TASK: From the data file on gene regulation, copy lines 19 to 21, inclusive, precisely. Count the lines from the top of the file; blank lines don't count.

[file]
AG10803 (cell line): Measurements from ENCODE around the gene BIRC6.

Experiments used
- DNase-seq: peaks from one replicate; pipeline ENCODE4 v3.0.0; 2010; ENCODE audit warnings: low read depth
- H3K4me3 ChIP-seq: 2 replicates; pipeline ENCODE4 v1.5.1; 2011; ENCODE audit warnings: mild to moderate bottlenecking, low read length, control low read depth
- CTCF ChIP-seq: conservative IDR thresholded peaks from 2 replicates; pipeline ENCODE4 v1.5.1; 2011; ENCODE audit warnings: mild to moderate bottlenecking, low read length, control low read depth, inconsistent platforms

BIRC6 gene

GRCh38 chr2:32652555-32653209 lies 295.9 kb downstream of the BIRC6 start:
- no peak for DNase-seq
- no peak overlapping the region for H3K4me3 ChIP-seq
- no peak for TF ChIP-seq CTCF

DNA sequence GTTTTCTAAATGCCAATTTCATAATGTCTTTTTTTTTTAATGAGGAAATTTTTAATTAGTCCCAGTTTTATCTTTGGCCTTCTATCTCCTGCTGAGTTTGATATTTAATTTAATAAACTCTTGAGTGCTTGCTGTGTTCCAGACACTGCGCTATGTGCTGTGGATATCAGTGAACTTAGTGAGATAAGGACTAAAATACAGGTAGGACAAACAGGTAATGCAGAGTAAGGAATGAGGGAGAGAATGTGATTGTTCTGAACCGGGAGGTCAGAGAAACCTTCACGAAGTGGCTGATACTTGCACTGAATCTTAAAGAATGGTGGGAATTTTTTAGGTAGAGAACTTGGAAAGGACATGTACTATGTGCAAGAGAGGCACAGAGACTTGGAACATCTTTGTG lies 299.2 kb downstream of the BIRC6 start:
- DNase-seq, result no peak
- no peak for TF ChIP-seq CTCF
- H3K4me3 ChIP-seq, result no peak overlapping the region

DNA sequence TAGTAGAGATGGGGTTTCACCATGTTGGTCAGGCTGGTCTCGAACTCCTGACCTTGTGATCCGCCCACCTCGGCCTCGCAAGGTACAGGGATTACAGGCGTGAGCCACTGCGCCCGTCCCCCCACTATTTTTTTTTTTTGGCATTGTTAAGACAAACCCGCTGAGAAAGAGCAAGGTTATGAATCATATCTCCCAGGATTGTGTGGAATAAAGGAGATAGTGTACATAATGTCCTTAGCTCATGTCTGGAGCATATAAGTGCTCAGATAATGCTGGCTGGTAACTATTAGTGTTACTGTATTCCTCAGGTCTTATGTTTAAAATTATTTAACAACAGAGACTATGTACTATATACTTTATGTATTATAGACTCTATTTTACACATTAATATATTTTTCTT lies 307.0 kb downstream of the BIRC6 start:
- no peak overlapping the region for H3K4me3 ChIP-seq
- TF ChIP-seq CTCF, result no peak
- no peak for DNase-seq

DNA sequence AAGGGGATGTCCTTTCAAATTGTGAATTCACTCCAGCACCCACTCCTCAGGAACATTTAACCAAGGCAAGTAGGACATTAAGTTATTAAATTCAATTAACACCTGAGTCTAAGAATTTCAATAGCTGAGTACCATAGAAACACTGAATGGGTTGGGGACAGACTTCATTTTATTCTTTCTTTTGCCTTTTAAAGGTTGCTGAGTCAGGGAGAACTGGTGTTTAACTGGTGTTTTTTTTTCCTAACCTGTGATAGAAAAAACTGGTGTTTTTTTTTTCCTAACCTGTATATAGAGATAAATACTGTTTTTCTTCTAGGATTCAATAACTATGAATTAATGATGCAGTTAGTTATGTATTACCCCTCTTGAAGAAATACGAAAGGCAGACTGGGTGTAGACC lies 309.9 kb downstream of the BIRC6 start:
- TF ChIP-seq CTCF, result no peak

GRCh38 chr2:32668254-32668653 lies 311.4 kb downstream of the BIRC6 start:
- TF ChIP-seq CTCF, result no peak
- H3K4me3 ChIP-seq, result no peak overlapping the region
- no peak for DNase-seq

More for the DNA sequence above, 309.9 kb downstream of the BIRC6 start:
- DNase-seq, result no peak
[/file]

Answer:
DNA sequence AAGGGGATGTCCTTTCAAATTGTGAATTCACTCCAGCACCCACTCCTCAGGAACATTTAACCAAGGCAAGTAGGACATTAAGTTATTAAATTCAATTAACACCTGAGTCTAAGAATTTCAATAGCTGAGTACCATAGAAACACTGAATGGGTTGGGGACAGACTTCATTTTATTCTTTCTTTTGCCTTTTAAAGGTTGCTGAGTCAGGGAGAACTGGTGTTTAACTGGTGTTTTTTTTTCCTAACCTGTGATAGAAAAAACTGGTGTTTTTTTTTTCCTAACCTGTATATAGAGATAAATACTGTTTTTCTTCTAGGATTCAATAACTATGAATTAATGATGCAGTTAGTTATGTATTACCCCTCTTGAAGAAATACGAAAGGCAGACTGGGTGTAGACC lies 309.9 kb downstream of the BIRC6 start:
- TF ChIP-seq CTCF, result no peak

GRCh38 chr2:32668254-32668653 lies 311.4 kb downstream of the BIRC6 start: